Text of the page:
Naomi Watts Reveals Why She Wanted The Physical And Emotional Challenges Of The Desperate Hour – Exclusive Interview
Naomi Watts has a talent for making characters in overwhelming distress highly relatable, as she’s consistently demonstrated in roles such as a grief-stricken drug addict in 2003’s “21 Grams,” a determined tsunami survivor in 2012’s “The Impossible,” and a paralyzed mother who takes in an injured magpie in 2020’s “Penguin Bloom.” Continuing in that tradition, she gives a harrowing performance in “The Desperate Hour” as Amy Carr, a recently widowed woman frantic to reach her son after learning there’s been a shooting at his high school as she’s jogging in the woods.
For most of the film, Watts’ Amy is the only character seen on screen and her phone is her only connection to the world beyond the woods, yet the story still feels incredibly full due to Watts’ devastating turn, which deftly conveys everything a parent who’s terrified for her child would feel. Through Watts, the film puts a sympathetic human face on a tragedy that’s become all too common in America and drives home the message of the importance of preventing future school shootings.
In an exclusive conversation with Looper, Watts explained why she wanted to be part of “The Desperate Hour,” how being a parent herself impacted her understanding of the story, and the physical and emotional challenges of playing her distraught character.
A “necessary” story
What drew you to “The Desperate Hour?”
I worked with Chris Sparling before on a movie, who’s the writer, and he approached me and asked me to read it and I found the story very compelling and obviously very familiar, which is sad to say. It made it necessary for me because I wanted to know what it would be to live in that situation, in the shoes of a parent who’s going through that moment. As confronting and difficult as that may be for me to play it and for an audience to absorb it, hopefully it helps us understand how big this is and how awful and unimaginable it is, and senseless.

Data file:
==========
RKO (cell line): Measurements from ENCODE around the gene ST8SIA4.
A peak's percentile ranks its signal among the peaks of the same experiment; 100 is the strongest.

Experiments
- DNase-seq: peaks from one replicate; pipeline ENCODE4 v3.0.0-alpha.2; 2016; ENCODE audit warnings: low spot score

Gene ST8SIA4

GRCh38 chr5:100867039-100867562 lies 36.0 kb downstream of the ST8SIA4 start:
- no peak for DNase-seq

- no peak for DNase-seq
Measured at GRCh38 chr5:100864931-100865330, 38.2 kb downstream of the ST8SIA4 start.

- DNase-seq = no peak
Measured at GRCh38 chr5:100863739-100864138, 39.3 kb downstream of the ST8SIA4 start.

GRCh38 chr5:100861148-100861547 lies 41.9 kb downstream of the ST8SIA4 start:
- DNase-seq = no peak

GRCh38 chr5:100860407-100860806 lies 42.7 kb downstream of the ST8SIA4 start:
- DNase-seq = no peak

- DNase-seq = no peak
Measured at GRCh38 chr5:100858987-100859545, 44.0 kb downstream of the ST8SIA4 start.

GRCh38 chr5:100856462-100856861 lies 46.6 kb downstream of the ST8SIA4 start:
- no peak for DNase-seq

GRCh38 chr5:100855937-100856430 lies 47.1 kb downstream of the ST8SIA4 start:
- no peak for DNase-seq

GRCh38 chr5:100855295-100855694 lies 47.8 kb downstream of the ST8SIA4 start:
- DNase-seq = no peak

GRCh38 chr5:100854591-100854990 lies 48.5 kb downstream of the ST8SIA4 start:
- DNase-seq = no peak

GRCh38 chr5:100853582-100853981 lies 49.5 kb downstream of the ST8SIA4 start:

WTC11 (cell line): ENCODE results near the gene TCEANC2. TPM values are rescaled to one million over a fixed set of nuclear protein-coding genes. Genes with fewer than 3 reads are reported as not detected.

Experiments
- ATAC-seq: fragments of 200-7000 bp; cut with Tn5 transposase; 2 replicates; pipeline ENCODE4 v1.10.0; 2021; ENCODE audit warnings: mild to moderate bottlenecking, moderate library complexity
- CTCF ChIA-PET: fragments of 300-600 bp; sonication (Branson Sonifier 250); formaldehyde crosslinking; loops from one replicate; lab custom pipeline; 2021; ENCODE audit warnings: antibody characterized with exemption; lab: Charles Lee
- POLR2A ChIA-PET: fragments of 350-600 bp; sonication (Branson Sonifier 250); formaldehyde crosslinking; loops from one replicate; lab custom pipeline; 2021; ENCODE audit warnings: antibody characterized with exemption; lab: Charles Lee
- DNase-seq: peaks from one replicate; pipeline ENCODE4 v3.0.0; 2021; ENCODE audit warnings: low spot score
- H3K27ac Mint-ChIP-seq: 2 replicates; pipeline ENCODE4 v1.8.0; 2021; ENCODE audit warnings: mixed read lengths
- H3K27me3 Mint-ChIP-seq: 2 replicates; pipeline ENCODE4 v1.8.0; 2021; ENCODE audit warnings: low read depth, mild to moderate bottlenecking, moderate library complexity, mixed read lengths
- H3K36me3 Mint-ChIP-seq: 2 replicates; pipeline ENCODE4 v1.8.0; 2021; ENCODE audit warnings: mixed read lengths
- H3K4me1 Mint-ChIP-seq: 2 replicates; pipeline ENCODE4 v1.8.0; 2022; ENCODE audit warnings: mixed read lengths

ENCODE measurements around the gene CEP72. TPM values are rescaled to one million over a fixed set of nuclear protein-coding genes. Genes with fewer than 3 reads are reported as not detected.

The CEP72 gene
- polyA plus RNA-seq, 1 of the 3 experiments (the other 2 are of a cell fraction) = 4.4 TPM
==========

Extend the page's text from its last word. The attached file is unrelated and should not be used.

Now you yourself are a parent to, I believe, two teenage children. Did that impact the way you looked at this story?
There’s nothing you can do as a parent when your child is in the danger. Thankfully, I haven’t been in anything like this, but even the smallest things, you’re constantly on edge from the day they can walk and talk, or the day they come back from the hospital, I should say. Are they breathing? The stairs, the pool, whatever it is. Watch the roads, the traffic. You’re constantly dealing with those kind of challenges, and the idea that they’re not safe in their own school, an innocent place where they’re there purely to learn, is mind boggling.
A demanding performance
This performance looks really challenging. You’re on screen, alone, jogging and distressed for almost the entire film. It looks physically and emotionally draining. What was the experience of stepping into the shoes of this character day after day of filming?
It was definitely a huge undertaking for me. I knew the physical side of things and the emotional side of things from the research but, yes, as you said, day after day, your body does break down. We discovered very early on that the best way to shoot it was to do these really long takes that meant I was covering two or three miles of ground and that I was doing 12 or 15 pages of dialogue. That all added to the chaos and the drama and the tension and the unraveling of one’s emotions. It was more than I imagined, and I imagined a lot and I certainly prepared for a lot, but the body doesn’t work in the way that it used to, that’s for sure.
They had a physical therapist on the set, because suddenly my calves would lock up or I’d have a knot or something. There was this woman who was so fantastic, who would work on my body. If it wasn’t with her own hands, it was with a Theragun, one of those things that’s like a jackhammer that would beat out a knot.
This interview was edited for clarity.
The Desperate Hour is now playing in theaters, and is available digitally and on demand for rental or purchase.